d) Excluding the Unclean: 23:19

5) Joash Installed on His Throne: 23:20

a) Honor Guard Escorts Joash from Temple: 20:a

b) Triumphal March to Palace: 20:b

6) Retrospective Conclusion: 23:21

2. Reform, Degeneracy, and Captivity of the Davidic Kingdom: 2.24:1--36:21

a. The Reign of Joash: 24:1-27

1) Regnal Resumé: 24:1-3

2) Joash and Jehoiada Restore the Temple: 24:4-16

a) Abortive Effort to Gather Money: 24:4-16

b) Repository for Obligatory Contributions: 24:8-11a

c) Repairs and Expansion: 24:11b-14a

d) Continual Burnt Offerings During Jehoiada’s Lifetime: 14b

e) Jehoiada’s Death: 24:15-16

3) Joash’s Apostasy: 24:17-26

a) His Wrongdoing: 27:17-22

(1) Forsakes the Ancestral God: 24:17-18a

(2) A Period of Unrelenting Apostasy: 24:18b-19

(3) Murder of Zechariah: 24:20-22

b) The Penalty: 24:23-26

(1) Battle Report--Syrian Invasion: 24:23-24

(2) Throne Conspiracy and Death: 24:25-26

4) Regnal Resumé: 24:27

b. The Reign of Amaziah: 25:1-28

1) Regnal Resumé: 25:1-2

2) Dealing with His Father’s Assassins: 24:3-4

3) Battle Report--Campaign against Seir: 25:5-13

4) Apostasy and Its Reproof: 25:14-16

5) Battle Report--War with Joash of Israel: 25:17-24

6) Amaziah’s Tragic End: 25:25-28

c. The Reign of Uzziah: 26:1-23

1) Regnal Resumé: 26:1-4

2) Years of Piety and Prosperity: 26:5-15

a) Introductory Summary: 26:5

b) Offensive Campaigns: 26:6-8

c) Public Projects: 26:9-10

d) The Army and Its Armament: 26:11-15a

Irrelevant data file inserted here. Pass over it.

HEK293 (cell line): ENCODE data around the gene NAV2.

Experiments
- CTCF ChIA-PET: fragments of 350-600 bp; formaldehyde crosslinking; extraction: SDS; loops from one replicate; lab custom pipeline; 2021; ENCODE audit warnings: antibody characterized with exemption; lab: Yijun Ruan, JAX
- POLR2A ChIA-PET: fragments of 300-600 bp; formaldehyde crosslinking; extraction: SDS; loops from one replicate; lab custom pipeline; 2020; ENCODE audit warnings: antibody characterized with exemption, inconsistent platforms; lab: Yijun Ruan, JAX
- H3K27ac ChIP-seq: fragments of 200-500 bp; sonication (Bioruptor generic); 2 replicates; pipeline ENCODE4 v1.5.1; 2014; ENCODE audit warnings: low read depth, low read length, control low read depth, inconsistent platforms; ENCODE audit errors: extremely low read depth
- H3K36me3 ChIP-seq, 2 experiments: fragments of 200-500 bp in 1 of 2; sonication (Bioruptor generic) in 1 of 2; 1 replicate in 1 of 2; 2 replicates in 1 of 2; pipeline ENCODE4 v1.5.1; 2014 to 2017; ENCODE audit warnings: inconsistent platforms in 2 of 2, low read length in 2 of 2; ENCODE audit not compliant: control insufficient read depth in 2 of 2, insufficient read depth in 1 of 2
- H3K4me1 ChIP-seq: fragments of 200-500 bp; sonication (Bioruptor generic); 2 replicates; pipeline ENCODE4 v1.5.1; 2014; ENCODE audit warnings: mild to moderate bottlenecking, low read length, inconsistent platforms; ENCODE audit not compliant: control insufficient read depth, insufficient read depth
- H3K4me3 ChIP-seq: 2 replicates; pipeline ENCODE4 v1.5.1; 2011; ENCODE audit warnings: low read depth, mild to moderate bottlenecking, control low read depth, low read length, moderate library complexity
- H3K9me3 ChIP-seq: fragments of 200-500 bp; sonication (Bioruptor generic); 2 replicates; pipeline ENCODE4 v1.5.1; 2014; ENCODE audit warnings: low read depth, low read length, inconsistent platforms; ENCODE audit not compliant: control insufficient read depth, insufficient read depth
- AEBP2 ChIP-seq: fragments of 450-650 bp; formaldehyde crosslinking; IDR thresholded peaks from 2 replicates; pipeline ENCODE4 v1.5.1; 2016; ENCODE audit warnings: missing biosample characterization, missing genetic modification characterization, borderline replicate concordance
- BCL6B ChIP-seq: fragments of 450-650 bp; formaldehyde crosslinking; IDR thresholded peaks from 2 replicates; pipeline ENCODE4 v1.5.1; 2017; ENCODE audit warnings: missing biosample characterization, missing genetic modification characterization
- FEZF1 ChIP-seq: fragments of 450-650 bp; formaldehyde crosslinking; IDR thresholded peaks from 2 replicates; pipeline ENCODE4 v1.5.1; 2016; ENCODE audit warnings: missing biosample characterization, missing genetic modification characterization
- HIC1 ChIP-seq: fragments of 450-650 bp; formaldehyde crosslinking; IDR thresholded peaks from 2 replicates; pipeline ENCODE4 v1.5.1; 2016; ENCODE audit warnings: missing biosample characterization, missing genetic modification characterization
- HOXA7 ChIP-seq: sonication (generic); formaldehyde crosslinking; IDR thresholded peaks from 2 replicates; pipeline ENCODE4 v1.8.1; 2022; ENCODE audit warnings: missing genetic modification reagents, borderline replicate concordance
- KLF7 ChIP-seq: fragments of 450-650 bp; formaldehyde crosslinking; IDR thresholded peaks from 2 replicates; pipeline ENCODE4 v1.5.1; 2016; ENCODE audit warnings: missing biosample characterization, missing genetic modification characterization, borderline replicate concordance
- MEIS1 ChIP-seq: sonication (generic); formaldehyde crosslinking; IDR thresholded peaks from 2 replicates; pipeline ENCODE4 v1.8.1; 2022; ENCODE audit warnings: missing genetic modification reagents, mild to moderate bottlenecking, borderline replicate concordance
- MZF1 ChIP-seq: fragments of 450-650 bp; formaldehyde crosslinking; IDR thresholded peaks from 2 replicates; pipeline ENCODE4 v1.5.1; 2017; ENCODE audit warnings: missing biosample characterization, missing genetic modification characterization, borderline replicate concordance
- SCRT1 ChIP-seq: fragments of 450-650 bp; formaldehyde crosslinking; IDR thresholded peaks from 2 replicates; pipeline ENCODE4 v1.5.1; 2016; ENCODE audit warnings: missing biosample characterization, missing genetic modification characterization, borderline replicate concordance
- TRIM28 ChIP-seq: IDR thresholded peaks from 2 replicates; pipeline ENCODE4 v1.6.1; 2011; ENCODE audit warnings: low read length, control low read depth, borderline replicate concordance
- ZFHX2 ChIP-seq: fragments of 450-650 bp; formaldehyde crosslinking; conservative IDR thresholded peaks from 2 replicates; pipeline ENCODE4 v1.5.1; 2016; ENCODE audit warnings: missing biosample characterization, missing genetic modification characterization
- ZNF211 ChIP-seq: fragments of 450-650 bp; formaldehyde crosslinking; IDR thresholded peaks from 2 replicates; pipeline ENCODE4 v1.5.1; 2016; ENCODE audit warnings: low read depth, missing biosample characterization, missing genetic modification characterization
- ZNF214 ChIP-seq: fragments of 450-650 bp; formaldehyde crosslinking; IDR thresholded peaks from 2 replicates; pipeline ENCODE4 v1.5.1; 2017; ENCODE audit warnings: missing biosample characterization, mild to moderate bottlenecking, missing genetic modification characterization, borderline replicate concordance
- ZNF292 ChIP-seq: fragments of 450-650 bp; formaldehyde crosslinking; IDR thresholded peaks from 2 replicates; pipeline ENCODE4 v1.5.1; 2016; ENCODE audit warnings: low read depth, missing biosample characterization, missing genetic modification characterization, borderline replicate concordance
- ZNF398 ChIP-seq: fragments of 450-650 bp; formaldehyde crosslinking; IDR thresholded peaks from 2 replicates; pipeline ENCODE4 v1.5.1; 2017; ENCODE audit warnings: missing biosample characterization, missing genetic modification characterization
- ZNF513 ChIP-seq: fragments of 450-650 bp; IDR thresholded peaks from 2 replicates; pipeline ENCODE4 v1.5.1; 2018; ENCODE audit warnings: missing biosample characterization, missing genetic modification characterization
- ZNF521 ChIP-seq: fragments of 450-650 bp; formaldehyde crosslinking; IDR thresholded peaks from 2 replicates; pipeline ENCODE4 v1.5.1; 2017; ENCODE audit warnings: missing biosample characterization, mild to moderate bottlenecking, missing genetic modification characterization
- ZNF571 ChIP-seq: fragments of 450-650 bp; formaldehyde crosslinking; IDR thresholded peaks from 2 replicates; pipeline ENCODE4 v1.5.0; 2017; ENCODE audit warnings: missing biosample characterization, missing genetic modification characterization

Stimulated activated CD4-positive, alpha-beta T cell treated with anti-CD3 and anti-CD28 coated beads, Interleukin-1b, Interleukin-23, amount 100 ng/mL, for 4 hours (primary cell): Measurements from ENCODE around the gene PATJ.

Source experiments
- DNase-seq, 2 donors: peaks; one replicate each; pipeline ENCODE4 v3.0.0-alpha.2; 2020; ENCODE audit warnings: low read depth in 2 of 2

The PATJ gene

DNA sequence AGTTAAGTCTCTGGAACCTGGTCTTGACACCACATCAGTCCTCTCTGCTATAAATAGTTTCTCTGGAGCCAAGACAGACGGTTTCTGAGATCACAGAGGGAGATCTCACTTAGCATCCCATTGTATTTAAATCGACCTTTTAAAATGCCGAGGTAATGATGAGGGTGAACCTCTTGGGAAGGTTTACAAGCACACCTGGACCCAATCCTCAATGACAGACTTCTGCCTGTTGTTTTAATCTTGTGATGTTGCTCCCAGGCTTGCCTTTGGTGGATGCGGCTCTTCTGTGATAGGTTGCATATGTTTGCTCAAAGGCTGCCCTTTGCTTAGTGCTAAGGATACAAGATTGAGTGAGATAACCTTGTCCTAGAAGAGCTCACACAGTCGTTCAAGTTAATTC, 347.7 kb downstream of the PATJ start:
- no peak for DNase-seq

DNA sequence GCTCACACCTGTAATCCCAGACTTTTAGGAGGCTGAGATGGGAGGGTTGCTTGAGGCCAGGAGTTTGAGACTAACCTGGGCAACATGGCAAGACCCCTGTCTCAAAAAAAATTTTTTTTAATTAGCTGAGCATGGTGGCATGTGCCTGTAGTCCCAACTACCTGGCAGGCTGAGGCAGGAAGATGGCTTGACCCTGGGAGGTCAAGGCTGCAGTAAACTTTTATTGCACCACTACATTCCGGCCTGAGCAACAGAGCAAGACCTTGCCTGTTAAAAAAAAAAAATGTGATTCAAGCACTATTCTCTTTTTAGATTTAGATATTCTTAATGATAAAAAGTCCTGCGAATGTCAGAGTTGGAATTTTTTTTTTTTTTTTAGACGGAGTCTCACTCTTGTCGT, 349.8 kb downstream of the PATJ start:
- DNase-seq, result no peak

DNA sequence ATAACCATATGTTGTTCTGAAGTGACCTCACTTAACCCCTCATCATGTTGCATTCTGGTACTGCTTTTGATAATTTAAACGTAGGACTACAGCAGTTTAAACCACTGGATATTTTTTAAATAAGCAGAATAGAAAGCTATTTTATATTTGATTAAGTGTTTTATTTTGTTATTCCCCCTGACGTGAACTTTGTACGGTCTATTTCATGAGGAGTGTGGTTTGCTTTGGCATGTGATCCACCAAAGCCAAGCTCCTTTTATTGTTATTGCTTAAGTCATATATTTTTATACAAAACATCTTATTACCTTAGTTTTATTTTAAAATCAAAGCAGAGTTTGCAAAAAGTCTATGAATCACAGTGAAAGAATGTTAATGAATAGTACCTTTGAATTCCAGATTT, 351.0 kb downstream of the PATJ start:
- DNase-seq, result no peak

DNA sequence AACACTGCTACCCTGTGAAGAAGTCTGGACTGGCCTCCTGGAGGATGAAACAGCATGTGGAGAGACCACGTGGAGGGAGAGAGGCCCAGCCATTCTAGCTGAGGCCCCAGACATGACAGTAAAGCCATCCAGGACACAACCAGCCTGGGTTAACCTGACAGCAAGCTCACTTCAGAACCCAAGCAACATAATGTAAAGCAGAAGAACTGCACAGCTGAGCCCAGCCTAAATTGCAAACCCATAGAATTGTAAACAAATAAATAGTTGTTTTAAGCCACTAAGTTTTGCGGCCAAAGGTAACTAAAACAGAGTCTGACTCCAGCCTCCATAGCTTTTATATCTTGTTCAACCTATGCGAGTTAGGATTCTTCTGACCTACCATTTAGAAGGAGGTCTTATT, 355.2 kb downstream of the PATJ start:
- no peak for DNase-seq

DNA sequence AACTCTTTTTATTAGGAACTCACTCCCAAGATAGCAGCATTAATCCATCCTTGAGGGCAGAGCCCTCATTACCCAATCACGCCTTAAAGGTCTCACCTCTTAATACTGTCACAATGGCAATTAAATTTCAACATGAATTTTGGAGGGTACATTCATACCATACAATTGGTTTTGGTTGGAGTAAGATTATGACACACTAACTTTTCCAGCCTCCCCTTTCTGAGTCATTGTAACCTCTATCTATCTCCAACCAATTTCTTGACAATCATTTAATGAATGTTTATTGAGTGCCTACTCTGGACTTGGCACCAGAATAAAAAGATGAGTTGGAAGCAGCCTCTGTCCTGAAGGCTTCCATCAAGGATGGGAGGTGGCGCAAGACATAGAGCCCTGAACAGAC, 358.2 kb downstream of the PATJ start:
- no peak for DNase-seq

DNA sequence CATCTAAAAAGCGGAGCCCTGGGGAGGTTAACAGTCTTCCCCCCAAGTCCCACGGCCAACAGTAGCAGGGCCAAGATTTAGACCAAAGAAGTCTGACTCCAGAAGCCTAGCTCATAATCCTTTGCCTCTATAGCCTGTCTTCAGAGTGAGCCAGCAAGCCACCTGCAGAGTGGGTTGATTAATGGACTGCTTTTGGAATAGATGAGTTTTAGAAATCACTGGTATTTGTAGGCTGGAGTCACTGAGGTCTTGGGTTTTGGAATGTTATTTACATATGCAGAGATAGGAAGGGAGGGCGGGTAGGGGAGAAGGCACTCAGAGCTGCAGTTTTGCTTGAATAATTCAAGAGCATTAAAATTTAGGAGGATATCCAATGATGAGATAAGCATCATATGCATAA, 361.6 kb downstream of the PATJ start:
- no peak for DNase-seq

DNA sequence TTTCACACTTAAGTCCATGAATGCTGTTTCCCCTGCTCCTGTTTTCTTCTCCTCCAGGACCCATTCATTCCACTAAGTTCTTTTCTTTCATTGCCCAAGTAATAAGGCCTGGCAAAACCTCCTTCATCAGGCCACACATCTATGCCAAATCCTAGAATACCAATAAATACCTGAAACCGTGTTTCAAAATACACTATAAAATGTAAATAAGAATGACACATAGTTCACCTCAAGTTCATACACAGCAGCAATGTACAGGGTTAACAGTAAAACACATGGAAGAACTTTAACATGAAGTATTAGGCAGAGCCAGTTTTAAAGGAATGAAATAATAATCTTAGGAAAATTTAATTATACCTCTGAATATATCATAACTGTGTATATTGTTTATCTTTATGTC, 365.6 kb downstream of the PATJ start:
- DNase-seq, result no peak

e) Far-Reaching Fame: 26:15b

3) A Deed of Foolish Pride: 26:16-21

a) Introduction: 26:16a

b) Trespass into Temple: 26:16b-19a

c) Expulsion as Leper: 26:19b-21

4) Regnal Resumé: 26:22-23

d. The Reign of Jotham: 27:1-9

1) Regnal Resumé: 27:1-2

2) Notable Deeds: 27:3-6

a) Building Projects: 27:3-4

b) Battle Report: 27:5-6

3) Regnal Resumé: 27:7-9

e. The Reign of Ahaz: 28:1-27

1) Regnal Resumé: 28:1-4

2) Battle Report--Defeat by Syria and Israel: 28:5-15

3) Battle Report--Further Defeats: 28:16-21

a) Expectation of Assyrian Help: 28:16-19

b) Affliction Rather Than Help: 28:20-21

(1) Tiglath-pilneser Hurts Rather than Helps: 28:20

(2) Tribute to Assyria Ineffectual: 28:21

4) Ahaz Multiplies Evil: 28:22-25

a) Introduction: 28:22

b) Religious Apostasies: 28:23-25

(1) Worship of Syrian Gods: 28:23

(2) Stopping Worship at Yahweh’s Temple: 28:24a

(3) Erecting New Shrines: 28:24b-25

5) Regnal Resumé: 28:26-27

f. The Reign of Hezekiah: 29:1--32:3

1) Report of Hezekiah’s Reforms: 29:1--31:21

a) The Restoration of the Temple: 29:1-36

b) The Great Passover: 30:1--31:1

c) Reorganization of Religious Personnel: 31:2--21